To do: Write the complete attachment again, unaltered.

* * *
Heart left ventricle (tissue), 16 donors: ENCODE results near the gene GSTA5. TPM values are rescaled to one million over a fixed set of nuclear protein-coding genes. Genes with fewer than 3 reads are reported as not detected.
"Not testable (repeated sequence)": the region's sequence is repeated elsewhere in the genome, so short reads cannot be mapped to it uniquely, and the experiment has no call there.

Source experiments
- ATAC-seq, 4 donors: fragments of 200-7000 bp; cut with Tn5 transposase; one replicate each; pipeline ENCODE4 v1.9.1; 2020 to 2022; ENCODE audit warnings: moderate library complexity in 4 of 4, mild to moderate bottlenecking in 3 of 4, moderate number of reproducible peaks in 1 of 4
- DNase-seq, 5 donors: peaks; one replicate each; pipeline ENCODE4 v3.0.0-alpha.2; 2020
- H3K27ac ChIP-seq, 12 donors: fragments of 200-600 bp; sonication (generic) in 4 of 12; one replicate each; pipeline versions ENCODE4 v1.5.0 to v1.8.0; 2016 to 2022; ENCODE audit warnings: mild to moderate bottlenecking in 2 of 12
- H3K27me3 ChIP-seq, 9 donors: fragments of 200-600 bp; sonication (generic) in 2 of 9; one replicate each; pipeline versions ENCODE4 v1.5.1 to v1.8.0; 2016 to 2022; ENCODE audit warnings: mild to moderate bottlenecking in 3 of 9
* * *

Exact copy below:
Heart left ventricle (tissue), 16 donors: ENCODE results near the gene GSTA5. TPM values are rescaled to one million over a fixed set of nuclear protein-coding genes. Genes with fewer than 3 reads are reported as not detected.
"Not testable (repeated sequence)": the region's sequence is repeated elsewhere in the genome, so short reads cannot be mapped to it uniquely, and the experiment has no call there.

Source experiments
- ATAC-seq, 4 donors: fragments of 200-7000 bp; cut with Tn5 transposase; one replicate each; pipeline ENCODE4 v1.9.1; 2020 to 2022; ENCODE audit warnings: moderate library complexity in 4 of 4, mild to moderate bottlenecking in 3 of 4, moderate number of reproducible peaks in 1 of 4
- DNase-seq, 5 donors: peaks; one replicate each; pipeline ENCODE4 v3.0.0-alpha.2; 2020
- H3K27ac ChIP-seq, 12 donors: fragments of 200-600 bp; sonication (generic) in 4 of 12; one replicate each; pipeline versions ENCODE4 v1.5.0 to v1.8.0; 2016 to 2022; ENCODE audit warnings: mild to moderate bottlenecking in 2 of 12
- H3K27me3 ChIP-seq, 9 donors: fragments of 200-600 bp; sonication (generic) in 2 of 9; one replicate each; pipeline versions ENCODE4 v1.5.1 to v1.8.0; 2016 to 2022; ENCODE audit warnings: mild to moderate bottlenecking in 3 of 9